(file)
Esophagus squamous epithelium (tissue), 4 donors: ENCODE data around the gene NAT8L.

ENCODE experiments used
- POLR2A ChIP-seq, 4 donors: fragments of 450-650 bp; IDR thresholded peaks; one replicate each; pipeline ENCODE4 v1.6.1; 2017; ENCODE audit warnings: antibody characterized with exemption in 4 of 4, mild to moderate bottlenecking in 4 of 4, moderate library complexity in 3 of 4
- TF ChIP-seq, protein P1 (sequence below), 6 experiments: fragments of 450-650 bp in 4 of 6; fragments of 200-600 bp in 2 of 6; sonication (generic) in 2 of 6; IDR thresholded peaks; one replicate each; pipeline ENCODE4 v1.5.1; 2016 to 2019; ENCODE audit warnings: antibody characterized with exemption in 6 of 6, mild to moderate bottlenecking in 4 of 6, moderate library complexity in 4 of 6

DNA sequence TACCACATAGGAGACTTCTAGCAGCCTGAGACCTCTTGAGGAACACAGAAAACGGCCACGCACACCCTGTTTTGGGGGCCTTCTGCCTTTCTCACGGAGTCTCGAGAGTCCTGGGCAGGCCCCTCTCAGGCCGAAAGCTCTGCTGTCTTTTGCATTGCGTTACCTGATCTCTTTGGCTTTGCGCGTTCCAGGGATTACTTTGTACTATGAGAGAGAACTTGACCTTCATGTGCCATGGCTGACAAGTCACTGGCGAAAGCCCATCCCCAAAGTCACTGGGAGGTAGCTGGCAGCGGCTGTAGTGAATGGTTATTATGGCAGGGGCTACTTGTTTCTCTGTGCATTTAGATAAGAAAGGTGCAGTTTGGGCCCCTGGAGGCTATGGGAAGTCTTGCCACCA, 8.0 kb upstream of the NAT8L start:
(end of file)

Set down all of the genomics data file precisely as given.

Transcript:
Esophagus squamous epithelium (tissue), 4 donors: ENCODE data around the gene NAT8L.

ENCODE experiments used
- POLR2A ChIP-seq, 4 donors: fragments of 450-650 bp; IDR thresholded peaks; one replicate each; pipeline ENCODE4 v1.6.1; 2017; ENCODE audit warnings: antibody characterized with exemption in 4 of 4, mild to moderate bottlenecking in 4 of 4, moderate library complexity in 3 of 4
- TF ChIP-seq, protein P1 (sequence below), 6 experiments: fragments of 450-650 bp in 4 of 6; fragments of 200-600 bp in 2 of 6; sonication (generic) in 2 of 6; IDR thresholded peaks; one replicate each; pipeline ENCODE4 v1.5.1; 2016 to 2019; ENCODE audit warnings: antibody characterized with exemption in 6 of 6, mild to moderate bottlenecking in 4 of 6, moderate library complexity in 4 of 6

DNA sequence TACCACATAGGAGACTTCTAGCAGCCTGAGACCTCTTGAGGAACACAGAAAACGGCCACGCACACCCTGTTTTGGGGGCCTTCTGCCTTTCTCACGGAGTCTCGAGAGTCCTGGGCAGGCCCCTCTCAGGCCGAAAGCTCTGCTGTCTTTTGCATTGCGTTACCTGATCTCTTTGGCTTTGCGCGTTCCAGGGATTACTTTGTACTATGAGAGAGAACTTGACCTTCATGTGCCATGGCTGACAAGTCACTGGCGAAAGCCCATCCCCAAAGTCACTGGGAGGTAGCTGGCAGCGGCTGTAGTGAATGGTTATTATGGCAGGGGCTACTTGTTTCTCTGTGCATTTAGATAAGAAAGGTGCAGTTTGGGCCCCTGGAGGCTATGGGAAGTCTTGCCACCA, 8.0 kb upstream of the NAT8L start: